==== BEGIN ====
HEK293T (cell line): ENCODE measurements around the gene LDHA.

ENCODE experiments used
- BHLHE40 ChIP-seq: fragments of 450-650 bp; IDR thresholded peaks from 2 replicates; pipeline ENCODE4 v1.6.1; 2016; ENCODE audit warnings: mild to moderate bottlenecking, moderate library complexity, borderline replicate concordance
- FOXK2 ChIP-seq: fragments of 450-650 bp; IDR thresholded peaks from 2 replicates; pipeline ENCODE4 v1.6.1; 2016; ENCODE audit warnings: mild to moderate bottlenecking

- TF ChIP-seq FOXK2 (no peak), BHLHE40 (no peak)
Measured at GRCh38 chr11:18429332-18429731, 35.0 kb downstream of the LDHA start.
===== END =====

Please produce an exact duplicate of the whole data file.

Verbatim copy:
HEK293T (cell line): ENCODE measurements around the gene LDHA.

ENCODE experiments used
- BHLHE40 ChIP-seq: fragments of 450-650 bp; IDR thresholded peaks from 2 replicates; pipeline ENCODE4 v1.6.1; 2016; ENCODE audit warnings: mild to moderate bottlenecking, moderate library complexity, borderline replicate concordance
- FOXK2 ChIP-seq: fragments of 450-650 bp; IDR thresholded peaks from 2 replicates; pipeline ENCODE4 v1.6.1; 2016; ENCODE audit warnings: mild to moderate bottlenecking

- TF ChIP-seq FOXK2 (no peak), BHLHE40 (no peak)
Measured at GRCh38 chr11:18429332-18429731, 35.0 kb downstream of the LDHA start.